'This picture was carried from Cortona to Arezzo on the shoulders of men belonging to the company it was painted for; and Luca, old as he was, insisted on coming over to put it up, as well as partly to see his friends and relatives again. And, inasmuch as he staid at the house of the Vasari, where I was then a little child of eight, I can remember how that good old man, all graciousness and politeness as he was, heard from the master who had to teach me my letters that I minded nothing in school except scribbling likenesses. I remember how he turned to Antonio, my father, and said, "Antonio, since little George won't learn his letters, still drawing, although it might be no use, would at all events be a credit and satisfaction to him, as to any other gentleman." And with that he turned to me, as I stood there opposite to him, and said, "Mind your lessons, little kinsman." He said a great many more things of me which I won't repeat, for my conscience tells me that I am a long way from having fulfilled the opinion that good old man had of me. And because they told him, what was the truth, that at that time I was subject to bleedings of the nose so violent that I sometimes fainted from them, he put a key on my neck with his hand in a manner infinitely affectionate; and that recollection of Luca will always remain fixed in my mind. When the picture was set in its place, he went off to Cortona again, and was accompanied on his way by a number of citizens, as was no less than his due, for he had always lived more like a loid and an honoured gentleman than a painter.'— Vasari.
Id. Madonna with SS. Margaret, M. Magdalen, Francis, and
Returning to S. Maria della Pieve, behind the church, is the exceedingly picturesque Piazza Grande, in the centre of which stands a statue of Ferdinand III. by Stefano Ricci. The brown apse of the church with its pillared arcades overhangs a fountain. Beside this is the charming Palace of the Confraternity della Misericordia, dating from the 14th century. The lunette over the door contains a Pieta in fresco by Jacopo di Casentino, and, above, a relief of the Madonna and Saints by Niccolb Aretino. On the first floor is The Museum, containing an interesting local collection of fossil bones, ancient inscriptions, 250 precious 16th-century majolica vases, and many specimens of the beautiful red ware of Roman Arretium praised by Pliny.1
'It is of very fine clay, of a bright coral hue, adorned with reliefs, rather of flowers than of figures, and bearing the maker's name at the bottom of the vase. In form, material, decoration, and style of art, it is so totally unlike the produce of any Etruscan necropolis, that it scarcely needs the Latin inscriptions to mark its origin. Indeed, though it were too much to assert that the Etruscans never formed such a ware, it is clear that all hitherto found is of Roman manufacture.'— Dennis.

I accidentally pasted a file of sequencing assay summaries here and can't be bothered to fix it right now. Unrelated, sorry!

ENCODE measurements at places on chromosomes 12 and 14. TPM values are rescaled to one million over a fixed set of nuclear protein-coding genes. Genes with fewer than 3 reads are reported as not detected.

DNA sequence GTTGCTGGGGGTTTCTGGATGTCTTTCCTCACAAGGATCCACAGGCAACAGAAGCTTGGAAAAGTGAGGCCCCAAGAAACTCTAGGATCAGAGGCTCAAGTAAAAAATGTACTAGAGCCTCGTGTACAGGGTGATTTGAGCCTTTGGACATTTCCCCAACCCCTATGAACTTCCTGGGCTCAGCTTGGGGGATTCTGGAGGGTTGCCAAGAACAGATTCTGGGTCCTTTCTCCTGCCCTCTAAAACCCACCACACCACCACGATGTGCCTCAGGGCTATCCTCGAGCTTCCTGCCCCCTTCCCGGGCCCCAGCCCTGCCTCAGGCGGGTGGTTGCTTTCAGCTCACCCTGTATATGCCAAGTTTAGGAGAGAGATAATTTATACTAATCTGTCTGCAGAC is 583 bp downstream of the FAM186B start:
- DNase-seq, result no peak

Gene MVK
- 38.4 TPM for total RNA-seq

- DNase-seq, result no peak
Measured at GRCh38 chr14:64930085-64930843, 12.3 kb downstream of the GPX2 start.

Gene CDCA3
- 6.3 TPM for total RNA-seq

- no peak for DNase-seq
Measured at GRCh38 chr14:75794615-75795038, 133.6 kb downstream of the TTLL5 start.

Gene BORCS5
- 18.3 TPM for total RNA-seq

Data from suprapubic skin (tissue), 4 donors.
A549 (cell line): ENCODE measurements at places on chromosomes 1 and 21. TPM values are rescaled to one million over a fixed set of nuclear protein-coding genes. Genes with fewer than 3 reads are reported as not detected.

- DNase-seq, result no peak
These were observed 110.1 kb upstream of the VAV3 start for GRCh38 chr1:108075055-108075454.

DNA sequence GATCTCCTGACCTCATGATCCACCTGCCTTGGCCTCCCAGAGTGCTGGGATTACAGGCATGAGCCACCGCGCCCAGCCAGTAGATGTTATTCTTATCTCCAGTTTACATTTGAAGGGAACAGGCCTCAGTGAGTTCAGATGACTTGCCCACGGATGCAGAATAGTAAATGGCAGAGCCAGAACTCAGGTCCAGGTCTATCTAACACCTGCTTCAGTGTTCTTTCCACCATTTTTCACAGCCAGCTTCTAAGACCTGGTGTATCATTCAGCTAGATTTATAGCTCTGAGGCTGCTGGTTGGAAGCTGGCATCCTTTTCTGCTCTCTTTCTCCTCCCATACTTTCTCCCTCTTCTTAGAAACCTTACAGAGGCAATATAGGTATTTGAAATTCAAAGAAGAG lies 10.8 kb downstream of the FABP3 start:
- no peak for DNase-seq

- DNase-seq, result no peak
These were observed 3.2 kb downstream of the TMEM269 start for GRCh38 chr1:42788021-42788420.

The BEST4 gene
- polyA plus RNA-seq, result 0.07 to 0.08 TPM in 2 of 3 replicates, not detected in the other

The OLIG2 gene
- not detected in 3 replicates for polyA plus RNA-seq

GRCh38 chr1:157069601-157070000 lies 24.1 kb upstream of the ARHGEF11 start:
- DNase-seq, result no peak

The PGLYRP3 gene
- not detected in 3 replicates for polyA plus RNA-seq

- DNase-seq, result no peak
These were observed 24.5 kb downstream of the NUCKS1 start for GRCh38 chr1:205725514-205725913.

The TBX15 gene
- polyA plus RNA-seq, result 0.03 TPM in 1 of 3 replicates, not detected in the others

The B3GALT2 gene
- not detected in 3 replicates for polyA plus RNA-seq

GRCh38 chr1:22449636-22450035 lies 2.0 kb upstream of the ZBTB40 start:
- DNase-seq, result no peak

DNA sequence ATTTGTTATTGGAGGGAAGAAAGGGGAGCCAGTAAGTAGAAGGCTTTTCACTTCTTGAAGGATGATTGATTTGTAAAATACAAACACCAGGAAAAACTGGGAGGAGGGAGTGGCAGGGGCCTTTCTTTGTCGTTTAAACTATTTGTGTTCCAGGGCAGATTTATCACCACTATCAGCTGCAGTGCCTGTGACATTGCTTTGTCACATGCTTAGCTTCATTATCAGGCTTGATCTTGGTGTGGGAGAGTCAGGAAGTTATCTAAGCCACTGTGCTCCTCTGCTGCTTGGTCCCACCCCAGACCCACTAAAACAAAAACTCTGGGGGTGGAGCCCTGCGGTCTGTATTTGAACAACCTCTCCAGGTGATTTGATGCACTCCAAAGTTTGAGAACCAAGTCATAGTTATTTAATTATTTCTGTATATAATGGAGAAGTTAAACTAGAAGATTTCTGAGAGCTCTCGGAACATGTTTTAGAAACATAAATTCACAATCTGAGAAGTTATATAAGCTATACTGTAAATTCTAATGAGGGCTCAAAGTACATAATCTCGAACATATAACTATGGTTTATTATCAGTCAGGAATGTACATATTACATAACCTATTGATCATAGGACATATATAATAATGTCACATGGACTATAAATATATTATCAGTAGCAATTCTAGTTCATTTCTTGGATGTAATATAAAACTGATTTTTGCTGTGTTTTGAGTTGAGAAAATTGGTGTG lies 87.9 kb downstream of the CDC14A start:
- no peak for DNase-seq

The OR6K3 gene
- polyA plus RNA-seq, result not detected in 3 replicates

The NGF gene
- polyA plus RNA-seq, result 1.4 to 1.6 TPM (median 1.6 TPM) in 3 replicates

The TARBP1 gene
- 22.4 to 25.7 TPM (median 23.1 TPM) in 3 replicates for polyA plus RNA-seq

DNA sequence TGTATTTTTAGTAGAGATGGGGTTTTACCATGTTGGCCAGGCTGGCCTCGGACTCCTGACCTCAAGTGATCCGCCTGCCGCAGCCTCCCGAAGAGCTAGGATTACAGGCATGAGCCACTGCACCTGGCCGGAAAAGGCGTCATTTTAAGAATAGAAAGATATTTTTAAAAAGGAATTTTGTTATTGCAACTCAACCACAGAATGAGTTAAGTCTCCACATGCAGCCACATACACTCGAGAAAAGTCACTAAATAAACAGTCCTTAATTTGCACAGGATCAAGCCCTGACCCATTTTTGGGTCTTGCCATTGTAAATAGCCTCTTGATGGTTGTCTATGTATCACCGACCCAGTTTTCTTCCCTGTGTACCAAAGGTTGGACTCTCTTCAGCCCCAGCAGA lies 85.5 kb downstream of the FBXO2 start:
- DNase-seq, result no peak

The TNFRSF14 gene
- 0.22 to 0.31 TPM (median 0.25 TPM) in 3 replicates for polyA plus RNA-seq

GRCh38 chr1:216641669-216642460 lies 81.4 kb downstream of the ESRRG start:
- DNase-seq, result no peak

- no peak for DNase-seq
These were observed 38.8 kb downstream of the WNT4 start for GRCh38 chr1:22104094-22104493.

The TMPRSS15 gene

Returning down the Via Cavour, we find, left, the Church of S. Francesco, containing a number of important frescoes.
Entrance wall. Last Supper. Fourteenth century.
Choir, entirely painted by Piero della Francesco, with the story of the True Cross.
'When Adam lay in his death-sickness, he sent Seth to Paradise to beg for some of the oil of the tree of mercy. The Archangel Michael replied, that the oil of the tree of mercy could not be given to men for the space of six thousand years; but, instead, he gave to Seth a wand, which he was to plant upon the grave of Adam after his death; or, as some say, a seed, which he was to lay under his tongue. And presently Adam died, and Seth fulfilled the commands of the angel.
'From the seed planted upon the grave of Adam, or, as some say, the seed set under his tongue, there grew a goodly tree. And by-andby King Solomon, seeing its goodliness, bade them cut it down and fashion it for a summer-house they were building him. But the builders could not fit nor fashion it; first, it was too large for its place, then too small ; so they threw it aside, ana cast it for a bridge across a stream in Solomon's garden. The Queen of Sheba, coming to visit Solomon, was aware in the spirit of the miraculous virtue of this tree, and would not tread upon it, but fell down and worshipped it. And after she was gone, she sent messengers to Solomon, bidding him beware of that tree, for on it should be hanged one with whose death the kingdom of the Jews should pass away. So Solomon caused the tree to be buried deep in the ground. And later, the Jews unaware dug a well in the same place; this was the pool of Bethesda, and not only from the descent of the angel, but from the tree which was at the bottom of the well, the water drew healing virtues. About the time when Christ's ministry drew to an end, the tree of its own accord floated to the surface of the water, and the Jews finding it ready to their hand used it for a cross whereon to crucify Christ. After the Crucifixion it was buried, together with the crosses of the thieves, upon Mount Calvary ; and in the time of Hadrian a temple of Venus was built upon the site. Until the time of Constantine, nearly three hundred years after the Crucifixion, nothing more was seen of the Cross. In the history of Constantine, the visionary cross of his dream was closely but confusedly associated with the actual cross found by his mother. Some say that the dream, in which an angel holding a cross appeared to him, saying, "In this sign thou shalt conquer," was dreamed in the night before a great battle against the barbarians on the Danube ; some before the battle in which Constantine overthrew his rival Maxentius (A. B. 313) at Saxa Rubra, near Rome. However this was, Constantine, being converted, presently sent his mother Helena to find the True Cross at Jerusalem. When her coming was made known, the Jews wondered wherefore she came; till one Judas said he knew it was to find the Cross, for his grandfather Zaccheus had prophesied this coming to his father Simon. Christ, whom they crucified, had been the true God, said Judas, and for Christ's sake they had stoned Stephen, who